Working Title of Thesis:
Future-making, the visualisation of organisational futures: an ethnography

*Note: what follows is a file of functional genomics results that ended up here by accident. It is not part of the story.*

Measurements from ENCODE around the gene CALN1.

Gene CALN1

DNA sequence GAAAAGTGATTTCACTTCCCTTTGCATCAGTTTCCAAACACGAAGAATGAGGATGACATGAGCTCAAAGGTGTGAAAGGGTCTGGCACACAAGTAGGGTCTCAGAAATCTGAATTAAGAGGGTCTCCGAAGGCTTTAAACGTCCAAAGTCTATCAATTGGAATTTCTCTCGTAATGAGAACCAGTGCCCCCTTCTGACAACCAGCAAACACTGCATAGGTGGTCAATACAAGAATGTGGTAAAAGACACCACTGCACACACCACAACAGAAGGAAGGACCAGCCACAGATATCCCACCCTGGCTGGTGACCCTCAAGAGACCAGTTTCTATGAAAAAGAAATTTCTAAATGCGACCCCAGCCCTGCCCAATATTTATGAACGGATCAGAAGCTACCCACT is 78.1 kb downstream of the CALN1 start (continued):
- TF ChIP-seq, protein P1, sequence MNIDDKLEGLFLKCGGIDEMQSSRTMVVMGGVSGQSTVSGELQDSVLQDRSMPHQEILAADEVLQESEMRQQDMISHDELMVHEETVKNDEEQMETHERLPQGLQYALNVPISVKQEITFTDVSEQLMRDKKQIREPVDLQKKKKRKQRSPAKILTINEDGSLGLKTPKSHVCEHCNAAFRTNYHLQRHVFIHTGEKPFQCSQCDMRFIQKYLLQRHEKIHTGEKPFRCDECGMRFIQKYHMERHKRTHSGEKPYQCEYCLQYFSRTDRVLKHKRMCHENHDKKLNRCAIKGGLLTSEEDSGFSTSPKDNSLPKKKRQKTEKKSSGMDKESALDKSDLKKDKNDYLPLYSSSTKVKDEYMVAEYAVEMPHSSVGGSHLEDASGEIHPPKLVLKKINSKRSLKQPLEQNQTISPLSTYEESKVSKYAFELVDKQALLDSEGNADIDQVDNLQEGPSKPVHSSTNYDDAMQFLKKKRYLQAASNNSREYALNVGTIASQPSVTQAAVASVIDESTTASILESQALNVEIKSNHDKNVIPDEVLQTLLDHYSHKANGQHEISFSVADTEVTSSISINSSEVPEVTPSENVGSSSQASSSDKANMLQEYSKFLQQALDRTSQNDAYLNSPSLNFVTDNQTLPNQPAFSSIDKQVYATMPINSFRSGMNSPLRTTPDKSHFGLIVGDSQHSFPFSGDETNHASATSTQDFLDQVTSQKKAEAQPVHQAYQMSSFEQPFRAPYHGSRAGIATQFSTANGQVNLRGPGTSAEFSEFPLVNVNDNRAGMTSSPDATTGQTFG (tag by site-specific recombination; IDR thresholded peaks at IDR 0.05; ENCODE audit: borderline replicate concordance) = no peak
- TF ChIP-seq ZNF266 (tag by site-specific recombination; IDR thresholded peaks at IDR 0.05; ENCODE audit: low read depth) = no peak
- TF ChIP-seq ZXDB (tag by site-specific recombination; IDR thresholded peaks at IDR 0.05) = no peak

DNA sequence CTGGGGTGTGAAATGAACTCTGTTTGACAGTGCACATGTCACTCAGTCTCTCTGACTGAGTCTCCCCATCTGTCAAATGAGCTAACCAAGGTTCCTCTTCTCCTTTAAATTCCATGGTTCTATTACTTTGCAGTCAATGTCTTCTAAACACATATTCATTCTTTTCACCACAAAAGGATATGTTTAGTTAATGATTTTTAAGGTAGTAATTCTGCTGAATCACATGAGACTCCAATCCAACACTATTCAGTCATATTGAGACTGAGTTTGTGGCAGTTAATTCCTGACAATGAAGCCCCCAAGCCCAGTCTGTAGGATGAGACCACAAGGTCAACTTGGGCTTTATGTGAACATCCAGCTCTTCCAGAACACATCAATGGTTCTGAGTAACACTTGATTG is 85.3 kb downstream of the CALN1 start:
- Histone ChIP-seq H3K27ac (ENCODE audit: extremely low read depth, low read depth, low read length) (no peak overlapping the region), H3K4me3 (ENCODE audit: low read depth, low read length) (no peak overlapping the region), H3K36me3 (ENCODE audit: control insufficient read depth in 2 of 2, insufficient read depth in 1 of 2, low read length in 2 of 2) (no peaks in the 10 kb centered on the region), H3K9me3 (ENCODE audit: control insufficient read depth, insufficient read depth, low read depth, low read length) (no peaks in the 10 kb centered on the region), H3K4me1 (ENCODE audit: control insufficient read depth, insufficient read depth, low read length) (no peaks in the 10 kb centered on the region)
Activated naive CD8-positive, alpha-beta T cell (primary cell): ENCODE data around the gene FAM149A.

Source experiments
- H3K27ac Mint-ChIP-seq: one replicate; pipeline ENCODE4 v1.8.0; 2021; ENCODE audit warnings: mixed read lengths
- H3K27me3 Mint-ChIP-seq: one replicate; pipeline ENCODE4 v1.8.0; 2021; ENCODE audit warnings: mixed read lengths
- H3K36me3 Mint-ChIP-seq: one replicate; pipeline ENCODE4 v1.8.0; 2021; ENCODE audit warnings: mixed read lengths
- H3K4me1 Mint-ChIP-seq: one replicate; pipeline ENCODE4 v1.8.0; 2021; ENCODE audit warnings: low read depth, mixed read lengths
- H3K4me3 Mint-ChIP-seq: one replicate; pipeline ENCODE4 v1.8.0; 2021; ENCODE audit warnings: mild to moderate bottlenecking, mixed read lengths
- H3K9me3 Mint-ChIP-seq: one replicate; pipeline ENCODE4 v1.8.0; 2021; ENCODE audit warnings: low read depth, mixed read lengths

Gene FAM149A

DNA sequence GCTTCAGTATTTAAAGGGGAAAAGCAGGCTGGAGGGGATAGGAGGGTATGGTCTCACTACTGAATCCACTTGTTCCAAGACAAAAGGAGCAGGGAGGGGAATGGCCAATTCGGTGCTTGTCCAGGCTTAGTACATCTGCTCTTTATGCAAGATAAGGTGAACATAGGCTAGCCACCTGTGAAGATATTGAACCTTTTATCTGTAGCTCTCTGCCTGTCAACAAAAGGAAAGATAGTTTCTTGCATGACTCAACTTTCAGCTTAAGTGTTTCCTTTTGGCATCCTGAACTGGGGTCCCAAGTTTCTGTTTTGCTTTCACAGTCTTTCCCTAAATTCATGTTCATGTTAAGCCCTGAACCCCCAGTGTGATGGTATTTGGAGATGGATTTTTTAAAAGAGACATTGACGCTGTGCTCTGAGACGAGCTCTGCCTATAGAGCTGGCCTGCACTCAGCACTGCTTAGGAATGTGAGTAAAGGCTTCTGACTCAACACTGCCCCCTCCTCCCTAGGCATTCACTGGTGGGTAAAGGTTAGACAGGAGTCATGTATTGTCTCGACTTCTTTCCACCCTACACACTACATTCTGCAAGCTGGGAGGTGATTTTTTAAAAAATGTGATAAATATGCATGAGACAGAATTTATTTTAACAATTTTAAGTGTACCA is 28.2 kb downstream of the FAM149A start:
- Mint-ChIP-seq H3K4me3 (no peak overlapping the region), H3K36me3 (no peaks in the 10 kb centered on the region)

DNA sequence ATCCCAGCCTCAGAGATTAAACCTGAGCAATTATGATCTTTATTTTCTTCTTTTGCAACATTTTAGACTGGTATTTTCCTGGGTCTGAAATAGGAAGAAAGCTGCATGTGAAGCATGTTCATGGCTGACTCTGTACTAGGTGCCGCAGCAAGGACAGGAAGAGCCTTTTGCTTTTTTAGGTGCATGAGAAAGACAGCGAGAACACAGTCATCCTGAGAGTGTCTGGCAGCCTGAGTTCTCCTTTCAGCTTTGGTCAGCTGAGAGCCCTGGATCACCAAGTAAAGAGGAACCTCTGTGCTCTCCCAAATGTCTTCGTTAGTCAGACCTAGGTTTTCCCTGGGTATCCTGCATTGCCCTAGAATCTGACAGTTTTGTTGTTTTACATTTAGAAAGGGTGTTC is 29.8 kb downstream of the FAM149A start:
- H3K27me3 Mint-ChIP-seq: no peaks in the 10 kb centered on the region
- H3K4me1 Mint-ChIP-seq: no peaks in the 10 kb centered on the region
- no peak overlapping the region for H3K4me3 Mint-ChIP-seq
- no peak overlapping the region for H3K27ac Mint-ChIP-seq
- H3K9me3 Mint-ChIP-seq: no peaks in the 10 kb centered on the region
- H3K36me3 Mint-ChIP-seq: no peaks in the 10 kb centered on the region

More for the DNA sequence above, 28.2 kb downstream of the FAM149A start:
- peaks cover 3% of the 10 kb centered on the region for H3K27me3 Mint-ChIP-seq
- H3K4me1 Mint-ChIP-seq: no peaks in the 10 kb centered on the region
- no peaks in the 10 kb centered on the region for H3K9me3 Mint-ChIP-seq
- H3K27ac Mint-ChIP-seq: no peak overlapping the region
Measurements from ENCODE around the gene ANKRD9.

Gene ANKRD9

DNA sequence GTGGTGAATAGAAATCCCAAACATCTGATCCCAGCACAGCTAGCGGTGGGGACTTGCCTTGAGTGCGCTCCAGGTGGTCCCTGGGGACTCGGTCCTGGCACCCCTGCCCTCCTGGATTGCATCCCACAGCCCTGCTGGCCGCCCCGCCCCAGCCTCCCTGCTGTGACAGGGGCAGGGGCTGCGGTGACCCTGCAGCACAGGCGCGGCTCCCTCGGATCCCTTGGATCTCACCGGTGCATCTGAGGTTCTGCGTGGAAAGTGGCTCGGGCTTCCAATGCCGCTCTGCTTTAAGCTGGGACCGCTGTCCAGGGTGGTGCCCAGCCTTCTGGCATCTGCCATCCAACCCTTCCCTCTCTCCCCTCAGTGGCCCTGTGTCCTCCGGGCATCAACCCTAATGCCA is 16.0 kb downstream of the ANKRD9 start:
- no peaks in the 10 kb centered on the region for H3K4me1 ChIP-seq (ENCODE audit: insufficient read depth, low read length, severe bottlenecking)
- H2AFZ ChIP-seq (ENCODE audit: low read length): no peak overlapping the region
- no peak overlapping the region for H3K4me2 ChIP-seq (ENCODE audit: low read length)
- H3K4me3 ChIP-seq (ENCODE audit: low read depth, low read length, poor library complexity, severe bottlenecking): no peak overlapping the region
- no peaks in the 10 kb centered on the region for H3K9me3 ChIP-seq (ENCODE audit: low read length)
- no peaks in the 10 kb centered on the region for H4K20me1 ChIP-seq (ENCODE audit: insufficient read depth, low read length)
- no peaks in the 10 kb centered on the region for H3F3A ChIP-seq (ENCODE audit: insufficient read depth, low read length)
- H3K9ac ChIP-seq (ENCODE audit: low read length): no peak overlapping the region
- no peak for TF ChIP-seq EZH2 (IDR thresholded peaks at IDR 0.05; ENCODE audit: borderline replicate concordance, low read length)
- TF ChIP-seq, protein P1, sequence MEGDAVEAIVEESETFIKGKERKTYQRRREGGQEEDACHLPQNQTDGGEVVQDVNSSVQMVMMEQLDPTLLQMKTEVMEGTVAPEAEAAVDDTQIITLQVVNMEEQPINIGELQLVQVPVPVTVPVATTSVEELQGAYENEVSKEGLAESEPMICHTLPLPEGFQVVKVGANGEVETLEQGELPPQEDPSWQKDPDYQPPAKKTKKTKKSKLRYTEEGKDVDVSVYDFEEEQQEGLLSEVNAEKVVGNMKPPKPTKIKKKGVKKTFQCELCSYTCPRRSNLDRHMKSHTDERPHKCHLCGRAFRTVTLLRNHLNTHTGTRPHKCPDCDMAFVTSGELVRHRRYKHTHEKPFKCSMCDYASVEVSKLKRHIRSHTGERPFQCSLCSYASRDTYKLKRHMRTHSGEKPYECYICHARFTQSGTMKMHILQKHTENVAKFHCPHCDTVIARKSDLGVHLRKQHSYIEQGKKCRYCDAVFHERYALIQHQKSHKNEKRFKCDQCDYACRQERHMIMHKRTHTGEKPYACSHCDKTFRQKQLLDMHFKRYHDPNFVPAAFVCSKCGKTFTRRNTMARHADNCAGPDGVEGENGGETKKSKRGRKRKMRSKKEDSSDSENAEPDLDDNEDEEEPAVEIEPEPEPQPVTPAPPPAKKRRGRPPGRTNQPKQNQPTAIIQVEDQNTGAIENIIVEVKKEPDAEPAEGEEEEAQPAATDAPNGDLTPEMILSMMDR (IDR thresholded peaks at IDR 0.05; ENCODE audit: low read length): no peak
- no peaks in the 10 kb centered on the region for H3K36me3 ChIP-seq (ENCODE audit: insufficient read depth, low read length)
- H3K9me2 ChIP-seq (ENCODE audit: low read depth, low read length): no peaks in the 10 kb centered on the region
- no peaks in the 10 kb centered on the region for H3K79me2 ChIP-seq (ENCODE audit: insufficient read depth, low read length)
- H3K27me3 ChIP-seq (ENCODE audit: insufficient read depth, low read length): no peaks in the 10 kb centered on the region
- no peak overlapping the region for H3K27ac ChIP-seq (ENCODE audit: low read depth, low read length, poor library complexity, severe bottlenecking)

This thesis explores the nature and role of visualisation in future-making in an organisational setting. It investigates how future making devices are embodied, shaped and circulated in and between actors. Building on calls from scholars for a ‘visual turn’ in organizational studies it examines organizational visualizations as a future making device, pointing the role of form in this regard. Visuals have long been neglected in futures studies with calls to investigate the role of visuals not only as passively depicting but as actively shaping the future. Along an empirical, ethnographic analysis of a health care company facing organisational change, this author explores how visuals are used in the process of making sense of an organisation’s future. The research depicts how, in the process of finding a convincing narrative of the future, visuals become vignettes of possible futures, mediated though a rich variety of forms and formats. Central to the work is an examination of the different material forms that visuals take at different points of time in the change process, which are seen to allow the futures narrative to emerge gradually. These different visual forms have certain characteristics, e.g. each allow for different modes of interaction and circulation among different audiences resulting in different kinds of attachment. This research examines how different forms of materiality lend themselves to different modes of interaction, modes of contestation and modes of consent, focusing on the evolving materiality of representations and the interaction of humans around an imagined future. This study has important implications for any organisation actively engaging in future-making. In particular, it recognises the importance of socio-materiality in future-making. It suggests when engaging in future-making activities that material matter. In this context, choices made around the appropriate types of material form and representation have a direct implication on how ideas of the future travel or circulate within an organisation and also the relationships that emerge with their audiences. These are important considerations for practitioners in the field but also for scholars seeking to understand the nuances of the situated practice of future-making.